Laparoscopic Cholecystectomy


Catherine Spader, RN

What is a laparoscopic cholecystectomy?

A laparoscopic cholecystectomy is the surgical removal of your gallbladder through several small incisions and a laparoscope. A laparoscope is a long, thin camera that allows your doctor to see the surgical area on the video screen during gallbladder removal. Your doctor may recommend a laparoscopic gallbladder surgery if you develop gallstones (cholelithiasis) that cause pain. 

The gallbladder is located in the upper right side of your abdomen under the liver. The pear-shaped gallbladder is a hollow sac that concentrates and stores bile produced by the liver. Bile moves from the gallbladder through the bile duct into the small intestine during digestion. A gallstone can move from the gallbladder and block a bile duct, causing irritation, pain and swelling of the gallbladder (cholecystitis) .

A laparoscopic cholecystectomy—as called lap cholecystectomy—is a common but major surgery with serious risks and potential complications. You may have less invasive treatment options. Consider getting a second opinion about all of your treatment choices before having a laparoscopic cholecystectomy.

Other procedures that may be performed

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Your doctor may perform other procedures in addition to a laparoscopic cholecystectomy. Other procedures may include:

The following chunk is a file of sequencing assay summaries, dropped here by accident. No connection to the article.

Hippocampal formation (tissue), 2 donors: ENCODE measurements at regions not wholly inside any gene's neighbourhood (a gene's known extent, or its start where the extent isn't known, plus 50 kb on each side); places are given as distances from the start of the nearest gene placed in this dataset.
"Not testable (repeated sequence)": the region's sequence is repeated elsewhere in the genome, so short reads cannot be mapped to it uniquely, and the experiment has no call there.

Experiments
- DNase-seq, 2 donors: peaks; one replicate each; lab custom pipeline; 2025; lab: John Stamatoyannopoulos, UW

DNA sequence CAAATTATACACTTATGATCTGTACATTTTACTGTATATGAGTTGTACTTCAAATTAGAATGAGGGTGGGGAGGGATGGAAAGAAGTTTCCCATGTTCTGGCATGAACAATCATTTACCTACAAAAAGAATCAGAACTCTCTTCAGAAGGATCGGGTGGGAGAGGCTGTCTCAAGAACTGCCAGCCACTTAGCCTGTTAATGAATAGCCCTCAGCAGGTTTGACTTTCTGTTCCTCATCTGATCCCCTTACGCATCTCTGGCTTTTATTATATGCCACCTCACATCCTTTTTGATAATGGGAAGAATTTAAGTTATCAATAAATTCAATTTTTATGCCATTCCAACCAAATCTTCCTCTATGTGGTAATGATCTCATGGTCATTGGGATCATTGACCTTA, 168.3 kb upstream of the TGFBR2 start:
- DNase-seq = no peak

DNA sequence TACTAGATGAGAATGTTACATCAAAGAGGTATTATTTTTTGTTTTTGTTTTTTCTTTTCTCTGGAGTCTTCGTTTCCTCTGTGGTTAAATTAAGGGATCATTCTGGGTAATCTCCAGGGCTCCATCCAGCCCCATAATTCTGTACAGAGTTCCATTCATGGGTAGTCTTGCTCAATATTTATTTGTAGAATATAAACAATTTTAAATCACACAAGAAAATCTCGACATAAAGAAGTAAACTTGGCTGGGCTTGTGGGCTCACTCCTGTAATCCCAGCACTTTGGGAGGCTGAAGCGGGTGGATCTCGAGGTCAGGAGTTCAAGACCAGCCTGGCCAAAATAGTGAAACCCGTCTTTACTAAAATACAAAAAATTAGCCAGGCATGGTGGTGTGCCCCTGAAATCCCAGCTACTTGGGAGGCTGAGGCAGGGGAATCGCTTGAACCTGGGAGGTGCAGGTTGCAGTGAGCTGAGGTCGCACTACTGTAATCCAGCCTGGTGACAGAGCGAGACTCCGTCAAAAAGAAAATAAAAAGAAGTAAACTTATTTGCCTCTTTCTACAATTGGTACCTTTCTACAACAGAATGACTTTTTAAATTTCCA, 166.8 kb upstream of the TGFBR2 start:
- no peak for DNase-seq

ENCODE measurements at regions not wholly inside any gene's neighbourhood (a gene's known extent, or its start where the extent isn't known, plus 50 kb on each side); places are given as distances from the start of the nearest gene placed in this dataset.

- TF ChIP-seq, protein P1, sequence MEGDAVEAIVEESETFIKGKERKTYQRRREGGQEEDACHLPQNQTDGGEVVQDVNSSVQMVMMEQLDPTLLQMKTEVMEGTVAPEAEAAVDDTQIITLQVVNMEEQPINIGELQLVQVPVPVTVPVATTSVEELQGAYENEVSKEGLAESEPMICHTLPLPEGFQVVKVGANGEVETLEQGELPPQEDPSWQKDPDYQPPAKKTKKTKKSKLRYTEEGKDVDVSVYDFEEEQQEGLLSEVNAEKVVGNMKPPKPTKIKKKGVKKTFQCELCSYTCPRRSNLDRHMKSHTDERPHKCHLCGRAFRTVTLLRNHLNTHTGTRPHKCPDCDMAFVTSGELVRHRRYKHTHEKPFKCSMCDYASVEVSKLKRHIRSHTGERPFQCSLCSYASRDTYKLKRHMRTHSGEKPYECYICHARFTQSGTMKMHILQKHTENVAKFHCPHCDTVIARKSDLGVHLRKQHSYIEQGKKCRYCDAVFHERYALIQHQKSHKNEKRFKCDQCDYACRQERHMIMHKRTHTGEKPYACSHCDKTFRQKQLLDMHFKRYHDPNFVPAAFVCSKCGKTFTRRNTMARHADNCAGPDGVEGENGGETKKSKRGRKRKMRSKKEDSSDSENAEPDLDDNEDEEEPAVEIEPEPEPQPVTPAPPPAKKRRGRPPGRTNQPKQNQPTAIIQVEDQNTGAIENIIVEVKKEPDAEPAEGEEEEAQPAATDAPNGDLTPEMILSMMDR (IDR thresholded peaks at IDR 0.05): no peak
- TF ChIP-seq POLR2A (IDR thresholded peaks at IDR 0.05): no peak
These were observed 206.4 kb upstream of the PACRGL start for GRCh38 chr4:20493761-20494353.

• Endoscopic retrograde cholangiopancreatography (ERCP) locates and removes a gallstone that is stuck in the bile duct. It involves using an endoscope to access the bile duct. An endoscope is a long, lighted camera that transmits pictures of the inside of your body to a video screen during surgery. Your doctor will pass the endoscope down your throat and through the stomach into the small intestine. Your doctor will remove the stone through the endoscope. 

  • Laparoscopic common bile duct stone extraction is another procedure used to locate and remove a gallstone that is stuck in the bile duct. It involves inserting surgical instruments through small abdominal incisions and remove the stone through the bile duct with a small basket or crush the stone.

  • Open surgery involves making a larger incision that allows your doctor to directly see and remove the gallbladder. It is possible that your doctor may decide after beginning a laparoscopic cholecystectomy that you require open surgery to complete your surgery. 

Why is a laparoscopic cholecystectomy performed?